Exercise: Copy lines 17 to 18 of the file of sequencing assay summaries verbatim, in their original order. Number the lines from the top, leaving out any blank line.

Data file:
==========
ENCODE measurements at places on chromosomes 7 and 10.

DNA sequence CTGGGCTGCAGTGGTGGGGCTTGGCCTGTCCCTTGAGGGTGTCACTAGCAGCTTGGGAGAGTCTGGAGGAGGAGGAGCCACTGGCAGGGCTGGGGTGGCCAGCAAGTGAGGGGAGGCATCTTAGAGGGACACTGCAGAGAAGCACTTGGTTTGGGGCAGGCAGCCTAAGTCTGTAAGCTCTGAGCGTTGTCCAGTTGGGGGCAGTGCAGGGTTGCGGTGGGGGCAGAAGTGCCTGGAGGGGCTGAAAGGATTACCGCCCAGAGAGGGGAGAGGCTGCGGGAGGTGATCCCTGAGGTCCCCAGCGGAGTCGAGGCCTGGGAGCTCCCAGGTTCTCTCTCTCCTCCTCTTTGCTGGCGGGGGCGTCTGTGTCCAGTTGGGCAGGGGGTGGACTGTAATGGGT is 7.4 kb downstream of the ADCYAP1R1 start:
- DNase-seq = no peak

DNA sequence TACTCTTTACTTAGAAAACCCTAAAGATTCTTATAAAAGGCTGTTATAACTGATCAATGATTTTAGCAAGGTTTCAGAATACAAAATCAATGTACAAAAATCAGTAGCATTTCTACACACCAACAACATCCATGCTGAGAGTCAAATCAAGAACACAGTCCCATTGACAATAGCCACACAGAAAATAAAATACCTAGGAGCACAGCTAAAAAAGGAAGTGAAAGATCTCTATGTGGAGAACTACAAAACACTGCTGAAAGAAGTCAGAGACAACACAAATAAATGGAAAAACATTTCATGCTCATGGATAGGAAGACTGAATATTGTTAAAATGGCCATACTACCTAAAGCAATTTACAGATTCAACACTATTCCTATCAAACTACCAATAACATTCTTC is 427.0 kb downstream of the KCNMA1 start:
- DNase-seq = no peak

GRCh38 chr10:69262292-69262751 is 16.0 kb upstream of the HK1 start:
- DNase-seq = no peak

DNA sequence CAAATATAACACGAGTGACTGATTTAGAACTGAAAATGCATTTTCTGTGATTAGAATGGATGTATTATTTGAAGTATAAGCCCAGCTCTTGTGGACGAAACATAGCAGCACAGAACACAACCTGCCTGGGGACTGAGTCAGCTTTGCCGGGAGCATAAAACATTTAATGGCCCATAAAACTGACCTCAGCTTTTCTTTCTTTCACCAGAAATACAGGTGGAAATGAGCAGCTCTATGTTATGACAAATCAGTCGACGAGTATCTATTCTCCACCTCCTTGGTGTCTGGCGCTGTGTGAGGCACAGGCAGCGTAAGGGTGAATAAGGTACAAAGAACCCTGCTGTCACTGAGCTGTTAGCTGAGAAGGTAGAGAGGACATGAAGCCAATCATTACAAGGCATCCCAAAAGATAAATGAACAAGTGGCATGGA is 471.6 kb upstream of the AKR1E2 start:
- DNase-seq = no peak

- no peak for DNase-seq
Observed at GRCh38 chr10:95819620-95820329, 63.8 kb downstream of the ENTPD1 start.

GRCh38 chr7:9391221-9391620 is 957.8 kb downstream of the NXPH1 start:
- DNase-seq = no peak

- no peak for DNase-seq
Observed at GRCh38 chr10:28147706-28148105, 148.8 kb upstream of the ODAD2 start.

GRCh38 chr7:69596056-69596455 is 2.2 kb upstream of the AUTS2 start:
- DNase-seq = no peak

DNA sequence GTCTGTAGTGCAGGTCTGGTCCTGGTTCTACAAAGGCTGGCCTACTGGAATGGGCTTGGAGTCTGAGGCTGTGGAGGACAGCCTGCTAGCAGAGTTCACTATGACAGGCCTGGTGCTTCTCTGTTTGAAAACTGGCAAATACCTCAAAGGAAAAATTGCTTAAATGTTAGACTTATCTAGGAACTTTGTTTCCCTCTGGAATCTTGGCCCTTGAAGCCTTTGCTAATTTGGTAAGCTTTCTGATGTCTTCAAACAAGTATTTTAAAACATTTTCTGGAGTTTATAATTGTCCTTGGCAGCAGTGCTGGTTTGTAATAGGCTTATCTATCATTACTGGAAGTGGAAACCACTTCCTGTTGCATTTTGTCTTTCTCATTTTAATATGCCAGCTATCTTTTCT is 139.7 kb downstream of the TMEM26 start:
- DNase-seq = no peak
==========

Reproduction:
- DNase-seq = no peak

DNA sequence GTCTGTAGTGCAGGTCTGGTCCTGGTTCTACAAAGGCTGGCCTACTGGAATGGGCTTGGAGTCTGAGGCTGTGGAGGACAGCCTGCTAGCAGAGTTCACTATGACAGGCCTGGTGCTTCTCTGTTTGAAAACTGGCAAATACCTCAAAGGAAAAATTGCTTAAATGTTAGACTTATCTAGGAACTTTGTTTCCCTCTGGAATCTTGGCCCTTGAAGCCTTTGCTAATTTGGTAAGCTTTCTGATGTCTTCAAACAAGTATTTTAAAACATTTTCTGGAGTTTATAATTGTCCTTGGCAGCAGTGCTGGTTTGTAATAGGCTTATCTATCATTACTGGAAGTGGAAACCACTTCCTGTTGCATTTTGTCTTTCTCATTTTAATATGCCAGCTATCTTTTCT is 139.7 kb downstream of the TMEM26 start: